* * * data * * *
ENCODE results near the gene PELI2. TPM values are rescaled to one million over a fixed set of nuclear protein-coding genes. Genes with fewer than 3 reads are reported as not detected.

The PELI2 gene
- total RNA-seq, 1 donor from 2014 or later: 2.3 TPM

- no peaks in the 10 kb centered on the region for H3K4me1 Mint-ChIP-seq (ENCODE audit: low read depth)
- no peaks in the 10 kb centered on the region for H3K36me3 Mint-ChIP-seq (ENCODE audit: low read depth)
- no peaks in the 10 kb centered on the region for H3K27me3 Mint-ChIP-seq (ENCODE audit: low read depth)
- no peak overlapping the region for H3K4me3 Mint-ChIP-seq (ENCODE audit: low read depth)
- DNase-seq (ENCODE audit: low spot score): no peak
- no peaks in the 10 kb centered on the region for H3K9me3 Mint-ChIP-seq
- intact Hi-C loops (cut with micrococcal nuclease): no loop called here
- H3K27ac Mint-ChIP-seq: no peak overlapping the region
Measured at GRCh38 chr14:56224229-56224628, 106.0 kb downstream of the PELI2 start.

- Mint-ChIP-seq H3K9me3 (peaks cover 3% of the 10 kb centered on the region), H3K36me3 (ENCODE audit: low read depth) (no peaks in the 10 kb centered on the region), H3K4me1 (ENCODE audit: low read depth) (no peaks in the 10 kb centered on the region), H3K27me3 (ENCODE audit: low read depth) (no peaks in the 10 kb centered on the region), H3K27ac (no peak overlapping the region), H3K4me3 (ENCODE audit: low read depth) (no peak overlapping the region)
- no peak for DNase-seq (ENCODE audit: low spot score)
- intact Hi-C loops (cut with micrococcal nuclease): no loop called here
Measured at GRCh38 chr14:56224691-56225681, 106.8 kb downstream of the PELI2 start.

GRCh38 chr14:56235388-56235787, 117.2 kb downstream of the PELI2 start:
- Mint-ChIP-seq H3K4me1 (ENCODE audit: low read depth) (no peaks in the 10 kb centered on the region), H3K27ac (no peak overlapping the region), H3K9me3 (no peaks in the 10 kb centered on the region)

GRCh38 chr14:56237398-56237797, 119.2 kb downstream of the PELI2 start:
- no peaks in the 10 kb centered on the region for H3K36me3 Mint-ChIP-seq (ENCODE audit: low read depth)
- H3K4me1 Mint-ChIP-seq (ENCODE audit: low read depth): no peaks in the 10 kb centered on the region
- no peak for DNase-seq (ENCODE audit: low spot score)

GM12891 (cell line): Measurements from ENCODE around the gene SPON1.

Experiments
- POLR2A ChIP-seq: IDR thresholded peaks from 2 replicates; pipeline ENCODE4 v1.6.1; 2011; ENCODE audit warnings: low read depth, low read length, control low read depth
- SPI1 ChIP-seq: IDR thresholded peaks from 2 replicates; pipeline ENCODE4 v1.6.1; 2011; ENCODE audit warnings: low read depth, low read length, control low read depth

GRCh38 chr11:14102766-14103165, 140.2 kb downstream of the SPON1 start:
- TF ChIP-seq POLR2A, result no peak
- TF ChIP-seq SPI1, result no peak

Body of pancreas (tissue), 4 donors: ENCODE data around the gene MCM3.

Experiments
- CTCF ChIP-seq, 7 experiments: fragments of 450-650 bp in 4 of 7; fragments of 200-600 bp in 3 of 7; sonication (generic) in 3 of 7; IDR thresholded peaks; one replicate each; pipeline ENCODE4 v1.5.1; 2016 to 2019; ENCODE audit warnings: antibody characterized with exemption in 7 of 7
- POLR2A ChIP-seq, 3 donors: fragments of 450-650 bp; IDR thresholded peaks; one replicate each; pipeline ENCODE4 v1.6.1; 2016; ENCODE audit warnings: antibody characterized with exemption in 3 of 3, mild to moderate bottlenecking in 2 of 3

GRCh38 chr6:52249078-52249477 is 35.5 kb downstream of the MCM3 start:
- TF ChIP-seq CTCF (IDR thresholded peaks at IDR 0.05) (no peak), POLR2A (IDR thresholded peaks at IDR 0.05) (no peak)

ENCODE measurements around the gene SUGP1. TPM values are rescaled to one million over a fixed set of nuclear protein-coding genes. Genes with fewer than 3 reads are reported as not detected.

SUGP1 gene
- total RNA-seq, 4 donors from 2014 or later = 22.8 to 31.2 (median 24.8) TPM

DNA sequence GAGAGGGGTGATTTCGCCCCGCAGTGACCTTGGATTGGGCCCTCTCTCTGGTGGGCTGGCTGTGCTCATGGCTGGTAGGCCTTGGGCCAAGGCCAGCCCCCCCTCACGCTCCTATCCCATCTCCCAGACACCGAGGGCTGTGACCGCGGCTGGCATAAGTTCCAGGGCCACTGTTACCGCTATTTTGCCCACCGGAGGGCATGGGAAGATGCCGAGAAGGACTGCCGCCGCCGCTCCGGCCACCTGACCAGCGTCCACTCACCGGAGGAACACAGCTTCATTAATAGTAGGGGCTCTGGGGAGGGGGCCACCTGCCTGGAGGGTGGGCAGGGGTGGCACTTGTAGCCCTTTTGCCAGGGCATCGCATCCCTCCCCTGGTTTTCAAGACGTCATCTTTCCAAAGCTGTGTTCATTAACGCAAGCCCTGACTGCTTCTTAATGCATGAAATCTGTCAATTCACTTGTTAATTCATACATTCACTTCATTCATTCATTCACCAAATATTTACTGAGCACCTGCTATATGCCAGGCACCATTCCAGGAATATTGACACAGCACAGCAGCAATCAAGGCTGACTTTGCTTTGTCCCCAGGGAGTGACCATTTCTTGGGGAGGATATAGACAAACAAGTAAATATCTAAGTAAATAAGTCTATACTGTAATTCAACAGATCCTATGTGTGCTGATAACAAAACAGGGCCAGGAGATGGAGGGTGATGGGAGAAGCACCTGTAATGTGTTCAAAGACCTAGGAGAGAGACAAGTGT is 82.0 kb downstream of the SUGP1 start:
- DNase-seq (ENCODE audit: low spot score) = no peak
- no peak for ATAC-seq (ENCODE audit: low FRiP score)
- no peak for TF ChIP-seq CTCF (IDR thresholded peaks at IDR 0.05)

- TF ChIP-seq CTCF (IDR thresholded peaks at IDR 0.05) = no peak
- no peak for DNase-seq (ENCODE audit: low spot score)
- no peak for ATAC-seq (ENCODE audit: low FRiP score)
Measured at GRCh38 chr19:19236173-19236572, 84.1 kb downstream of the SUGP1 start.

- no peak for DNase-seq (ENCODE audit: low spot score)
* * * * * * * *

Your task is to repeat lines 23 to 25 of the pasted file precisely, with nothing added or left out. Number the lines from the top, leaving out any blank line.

GM12891 (cell line): Measurements from ENCODE around the gene SPON1.

Experiments
- POLR2A ChIP-seq: IDR thresholded peaks from 2 replicates; pipeline ENCODE4 v1.6.1; 2011; ENCODE audit warnings: low read depth, low read length, control low read depth